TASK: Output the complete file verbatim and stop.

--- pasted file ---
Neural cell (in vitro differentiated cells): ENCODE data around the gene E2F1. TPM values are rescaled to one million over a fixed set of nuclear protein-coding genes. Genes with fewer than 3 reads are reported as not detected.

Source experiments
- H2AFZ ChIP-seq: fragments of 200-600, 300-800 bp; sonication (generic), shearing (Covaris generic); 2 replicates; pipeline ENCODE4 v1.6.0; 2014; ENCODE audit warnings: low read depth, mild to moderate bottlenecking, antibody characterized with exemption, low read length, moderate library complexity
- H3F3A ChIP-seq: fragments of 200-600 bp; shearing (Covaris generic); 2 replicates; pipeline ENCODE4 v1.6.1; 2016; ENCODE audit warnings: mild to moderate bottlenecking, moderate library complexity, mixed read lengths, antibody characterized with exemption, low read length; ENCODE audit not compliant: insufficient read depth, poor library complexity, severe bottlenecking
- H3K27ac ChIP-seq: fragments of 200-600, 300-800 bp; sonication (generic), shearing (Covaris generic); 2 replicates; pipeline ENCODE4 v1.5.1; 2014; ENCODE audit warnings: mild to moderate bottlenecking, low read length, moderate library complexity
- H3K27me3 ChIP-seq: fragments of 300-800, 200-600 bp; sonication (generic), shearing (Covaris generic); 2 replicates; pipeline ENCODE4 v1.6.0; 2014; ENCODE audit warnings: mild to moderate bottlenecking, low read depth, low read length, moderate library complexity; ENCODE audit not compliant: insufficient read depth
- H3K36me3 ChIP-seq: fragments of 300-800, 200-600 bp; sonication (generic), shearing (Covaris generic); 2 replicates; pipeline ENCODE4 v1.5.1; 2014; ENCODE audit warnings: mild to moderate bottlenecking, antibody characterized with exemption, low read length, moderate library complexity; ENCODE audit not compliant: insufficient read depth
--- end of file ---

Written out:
Neural cell (in vitro differentiated cells): ENCODE data around the gene E2F1. TPM values are rescaled to one million over a fixed set of nuclear protein-coding genes. Genes with fewer than 3 reads are reported as not detected.

Source experiments
- H2AFZ ChIP-seq: fragments of 200-600, 300-800 bp; sonication (generic), shearing (Covaris generic); 2 replicates; pipeline ENCODE4 v1.6.0; 2014; ENCODE audit warnings: low read depth, mild to moderate bottlenecking, antibody characterized with exemption, low read length, moderate library complexity
- H3F3A ChIP-seq: fragments of 200-600 bp; shearing (Covaris generic); 2 replicates; pipeline ENCODE4 v1.6.1; 2016; ENCODE audit warnings: mild to moderate bottlenecking, moderate library complexity, mixed read lengths, antibody characterized with exemption, low read length; ENCODE audit not compliant: insufficient read depth, poor library complexity, severe bottlenecking
- H3K27ac ChIP-seq: fragments of 200-600, 300-800 bp; sonication (generic), shearing (Covaris generic); 2 replicates; pipeline ENCODE4 v1.5.1; 2014; ENCODE audit warnings: mild to moderate bottlenecking, low read length, moderate library complexity
- H3K27me3 ChIP-seq: fragments of 300-800, 200-600 bp; sonication (generic), shearing (Covaris generic); 2 replicates; pipeline ENCODE4 v1.6.0; 2014; ENCODE audit warnings: mild to moderate bottlenecking, low read depth, low read length, moderate library complexity; ENCODE audit not compliant: insufficient read depth
- H3K36me3 ChIP-seq: fragments of 300-800, 200-600 bp; sonication (generic), shearing (Covaris generic); 2 replicates; pipeline ENCODE4 v1.5.1; 2014; ENCODE audit warnings: mild to moderate bottlenecking, antibody characterized with exemption, low read length, moderate library complexity; ENCODE audit not compliant: insufficient read depth